A Safety Message from the City of Mesa’s Energy Resources Department

April is National Safe Digging Month

 

Utility locator identifying buried utilities u...

Utility locator identifying buried utilities using ground penetrating radar. (Photo credit: Wikipedia)

Getting ready to do an outdoor project that involves digging? Before starting that project, before putting a shovel to dirt, learn about and practice safe digging.

 

Utilities may be buried only a few inches underground making them easy to hit even during shallow digging projects. When utility lines are hit, injuries, property damage, and inconvenient outages can result in the responsible party being held financially responsible. To safeguard your family, your property, your community, the availability and reliability of utilities, CALL 811 (Arizona Blue Stake) AT LEAST TWO BUSINESS DAYS BEFORE EVERY DIGGING PROJECT-IT’S FREE AND IT’S THE LAW!

 

Failure to call 811 before digging results in an estimated 40% of all U.S. digging damages. Digging safely is easy: call 811 before you dig, wait for utilities to be located and marked, know your responsibilities for customer-owned facilities, respect the marked lines by making sure you can see them throughout the course of the project, and always dig with care around the marks.

 

Save time and money, keep your family and our neighborhood’s safe, and help to avoid disruptions to utility services. Safe digging is everyone’s responsibility. Do your part. Know what’s below, call 811 before you dig. Visit www.mesaaz.gov/energy for more information.

 

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About Jeff

Long time volunteer in the San Tan Valley/Queen Creek area of Arizona.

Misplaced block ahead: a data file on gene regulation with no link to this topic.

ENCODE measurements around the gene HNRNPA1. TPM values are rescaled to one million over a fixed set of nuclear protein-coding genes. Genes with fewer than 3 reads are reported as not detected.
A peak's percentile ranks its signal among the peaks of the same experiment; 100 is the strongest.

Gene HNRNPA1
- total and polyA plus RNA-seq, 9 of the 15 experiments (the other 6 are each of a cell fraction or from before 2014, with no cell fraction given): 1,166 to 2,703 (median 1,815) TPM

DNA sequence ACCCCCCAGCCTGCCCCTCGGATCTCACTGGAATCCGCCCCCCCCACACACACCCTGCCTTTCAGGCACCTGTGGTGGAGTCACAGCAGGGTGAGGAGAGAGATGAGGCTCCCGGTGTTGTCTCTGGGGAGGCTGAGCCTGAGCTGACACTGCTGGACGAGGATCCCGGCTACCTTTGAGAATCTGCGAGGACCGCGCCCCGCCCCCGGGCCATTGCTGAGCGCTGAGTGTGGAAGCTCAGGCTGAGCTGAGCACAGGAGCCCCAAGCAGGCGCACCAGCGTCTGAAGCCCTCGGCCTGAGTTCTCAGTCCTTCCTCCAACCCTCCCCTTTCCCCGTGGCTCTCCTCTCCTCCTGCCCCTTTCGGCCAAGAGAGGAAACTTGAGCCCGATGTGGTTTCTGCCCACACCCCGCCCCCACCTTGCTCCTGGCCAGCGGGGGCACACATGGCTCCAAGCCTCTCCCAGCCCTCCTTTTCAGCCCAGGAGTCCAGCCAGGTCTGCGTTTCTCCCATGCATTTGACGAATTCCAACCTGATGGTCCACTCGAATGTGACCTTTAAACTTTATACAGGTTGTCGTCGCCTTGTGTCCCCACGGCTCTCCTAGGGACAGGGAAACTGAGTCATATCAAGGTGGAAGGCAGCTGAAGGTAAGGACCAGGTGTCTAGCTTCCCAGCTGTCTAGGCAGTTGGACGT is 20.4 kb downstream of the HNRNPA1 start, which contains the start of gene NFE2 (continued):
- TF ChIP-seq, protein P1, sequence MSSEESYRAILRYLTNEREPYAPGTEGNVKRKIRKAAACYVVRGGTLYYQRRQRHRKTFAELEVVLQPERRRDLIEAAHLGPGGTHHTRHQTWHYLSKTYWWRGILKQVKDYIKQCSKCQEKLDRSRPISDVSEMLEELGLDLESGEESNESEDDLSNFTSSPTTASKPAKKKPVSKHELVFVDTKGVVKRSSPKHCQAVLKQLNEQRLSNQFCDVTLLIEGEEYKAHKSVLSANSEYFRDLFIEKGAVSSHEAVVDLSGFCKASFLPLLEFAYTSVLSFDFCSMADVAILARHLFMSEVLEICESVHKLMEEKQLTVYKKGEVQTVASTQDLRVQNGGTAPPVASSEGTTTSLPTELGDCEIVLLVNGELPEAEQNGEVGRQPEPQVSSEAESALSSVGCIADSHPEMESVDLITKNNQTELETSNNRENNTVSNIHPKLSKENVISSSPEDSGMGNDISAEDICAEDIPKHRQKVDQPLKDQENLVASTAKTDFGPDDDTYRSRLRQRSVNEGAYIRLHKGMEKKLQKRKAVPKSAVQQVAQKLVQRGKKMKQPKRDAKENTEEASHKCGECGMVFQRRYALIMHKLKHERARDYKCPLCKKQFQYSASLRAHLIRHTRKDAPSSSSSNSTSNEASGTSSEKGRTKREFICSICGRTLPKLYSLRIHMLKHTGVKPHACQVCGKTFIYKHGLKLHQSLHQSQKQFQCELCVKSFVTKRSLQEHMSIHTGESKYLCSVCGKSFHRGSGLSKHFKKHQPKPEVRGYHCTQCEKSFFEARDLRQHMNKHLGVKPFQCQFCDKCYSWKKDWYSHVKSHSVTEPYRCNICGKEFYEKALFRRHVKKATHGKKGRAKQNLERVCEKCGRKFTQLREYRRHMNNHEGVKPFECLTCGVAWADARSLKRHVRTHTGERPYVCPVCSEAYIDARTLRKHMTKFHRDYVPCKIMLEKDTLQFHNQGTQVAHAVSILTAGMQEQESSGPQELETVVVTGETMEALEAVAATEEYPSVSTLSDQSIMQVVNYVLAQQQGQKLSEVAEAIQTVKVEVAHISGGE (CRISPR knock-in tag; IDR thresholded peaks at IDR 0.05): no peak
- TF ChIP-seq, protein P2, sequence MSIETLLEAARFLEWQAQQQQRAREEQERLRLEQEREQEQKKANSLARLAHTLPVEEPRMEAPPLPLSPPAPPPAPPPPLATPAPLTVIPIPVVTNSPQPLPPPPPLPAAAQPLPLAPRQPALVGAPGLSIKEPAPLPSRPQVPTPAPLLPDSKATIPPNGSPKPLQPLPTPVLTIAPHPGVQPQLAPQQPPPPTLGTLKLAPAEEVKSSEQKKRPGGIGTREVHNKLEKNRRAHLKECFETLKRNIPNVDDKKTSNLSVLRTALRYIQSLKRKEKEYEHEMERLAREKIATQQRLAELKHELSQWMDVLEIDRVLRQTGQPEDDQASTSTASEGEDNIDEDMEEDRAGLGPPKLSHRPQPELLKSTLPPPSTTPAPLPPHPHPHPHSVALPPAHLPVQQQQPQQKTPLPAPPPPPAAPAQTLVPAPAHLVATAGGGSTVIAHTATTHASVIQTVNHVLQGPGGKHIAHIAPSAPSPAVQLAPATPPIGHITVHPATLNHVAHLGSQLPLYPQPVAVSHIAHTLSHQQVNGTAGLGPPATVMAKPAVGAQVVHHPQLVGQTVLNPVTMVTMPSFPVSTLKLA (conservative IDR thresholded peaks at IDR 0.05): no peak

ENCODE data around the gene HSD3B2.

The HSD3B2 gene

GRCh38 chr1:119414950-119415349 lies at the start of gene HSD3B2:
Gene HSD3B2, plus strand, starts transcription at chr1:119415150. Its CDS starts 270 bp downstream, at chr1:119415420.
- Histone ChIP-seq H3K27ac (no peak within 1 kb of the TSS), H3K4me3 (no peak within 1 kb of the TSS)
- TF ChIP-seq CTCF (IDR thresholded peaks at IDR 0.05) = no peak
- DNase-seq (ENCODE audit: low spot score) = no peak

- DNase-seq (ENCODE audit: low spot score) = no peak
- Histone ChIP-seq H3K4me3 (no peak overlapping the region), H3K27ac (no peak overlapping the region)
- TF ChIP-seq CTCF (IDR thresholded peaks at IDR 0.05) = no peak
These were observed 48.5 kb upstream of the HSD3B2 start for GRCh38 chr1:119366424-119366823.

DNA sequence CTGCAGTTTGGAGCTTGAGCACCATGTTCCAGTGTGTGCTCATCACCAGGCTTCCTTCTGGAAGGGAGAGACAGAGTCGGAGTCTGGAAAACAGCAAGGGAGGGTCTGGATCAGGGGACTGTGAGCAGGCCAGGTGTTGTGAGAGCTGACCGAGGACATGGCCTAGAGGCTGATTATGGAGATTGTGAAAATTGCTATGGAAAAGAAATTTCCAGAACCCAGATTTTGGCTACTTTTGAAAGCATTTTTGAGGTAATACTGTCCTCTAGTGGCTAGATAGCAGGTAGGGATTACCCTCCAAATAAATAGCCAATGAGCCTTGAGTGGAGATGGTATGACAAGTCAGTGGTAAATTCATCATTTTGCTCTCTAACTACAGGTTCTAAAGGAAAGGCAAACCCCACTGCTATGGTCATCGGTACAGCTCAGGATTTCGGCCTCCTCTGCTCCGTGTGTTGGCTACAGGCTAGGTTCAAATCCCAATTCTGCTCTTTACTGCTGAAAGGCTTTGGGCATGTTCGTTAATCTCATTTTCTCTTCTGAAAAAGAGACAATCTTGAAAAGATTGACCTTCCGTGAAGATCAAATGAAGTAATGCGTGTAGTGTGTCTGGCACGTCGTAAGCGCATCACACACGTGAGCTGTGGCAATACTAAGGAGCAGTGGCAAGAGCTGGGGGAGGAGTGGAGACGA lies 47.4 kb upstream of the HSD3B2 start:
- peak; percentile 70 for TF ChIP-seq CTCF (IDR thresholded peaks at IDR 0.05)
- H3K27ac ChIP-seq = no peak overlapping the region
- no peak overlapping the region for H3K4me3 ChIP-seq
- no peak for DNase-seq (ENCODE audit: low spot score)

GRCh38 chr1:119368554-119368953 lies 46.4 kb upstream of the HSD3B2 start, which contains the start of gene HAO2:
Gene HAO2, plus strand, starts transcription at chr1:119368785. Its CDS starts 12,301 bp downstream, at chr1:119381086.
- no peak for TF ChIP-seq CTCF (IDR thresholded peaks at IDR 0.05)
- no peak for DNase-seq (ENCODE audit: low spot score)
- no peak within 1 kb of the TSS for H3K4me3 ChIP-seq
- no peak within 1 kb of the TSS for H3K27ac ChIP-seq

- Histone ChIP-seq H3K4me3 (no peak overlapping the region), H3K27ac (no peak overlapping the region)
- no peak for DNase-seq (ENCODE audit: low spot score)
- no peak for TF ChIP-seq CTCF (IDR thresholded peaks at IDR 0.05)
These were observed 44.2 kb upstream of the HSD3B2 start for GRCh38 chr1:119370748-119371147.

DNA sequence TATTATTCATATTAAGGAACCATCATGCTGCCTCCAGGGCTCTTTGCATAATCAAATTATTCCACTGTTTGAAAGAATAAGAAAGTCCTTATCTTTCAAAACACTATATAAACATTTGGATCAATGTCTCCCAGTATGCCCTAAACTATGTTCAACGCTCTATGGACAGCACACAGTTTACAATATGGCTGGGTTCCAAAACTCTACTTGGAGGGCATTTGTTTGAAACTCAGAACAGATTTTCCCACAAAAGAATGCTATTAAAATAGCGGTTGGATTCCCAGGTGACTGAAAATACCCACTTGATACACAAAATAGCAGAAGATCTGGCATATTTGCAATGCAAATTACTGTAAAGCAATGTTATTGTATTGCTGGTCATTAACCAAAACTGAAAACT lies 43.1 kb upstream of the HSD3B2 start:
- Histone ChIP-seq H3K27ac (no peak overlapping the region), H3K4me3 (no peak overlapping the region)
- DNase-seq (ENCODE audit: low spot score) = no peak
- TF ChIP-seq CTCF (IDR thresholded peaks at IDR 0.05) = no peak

Posted on April 1, 2012, in From Mesa Gas and tagged , , , . Bookmark the permalink. 3 Comments.

  1. Great article and a powerful reminder. Many people at home or even at small business and industrial sites fail to call 811 for even the most simple of excavations (mailbox installation comes to mind). Another issue that needs to be raised is that in many cases, a private utility locator may need to be brought in to finish marking utilities once they leave the public domain and enter private property. Often the public mark-out isn’t enough. I work for a company (http://www.u-survey.com) that does full service utility location. We’re not in the Southwest area but I know there are private utility locators out there as well.

    Just something to keep in mind :0)

    Sincerely,

    Shawn
    Utility Survey Corp.

  2. Great advice about calling 811 before you dig. hopefully awareness will grow about 811 and more people will utilize it prior to digging.

  3. That’s a great point Shawn! I work for http://www.masterlocators.com in the Philadelphia area and there are alot ofprivate utilities here. I have a friend who moved back to Arizona and works for a private locating company out there.

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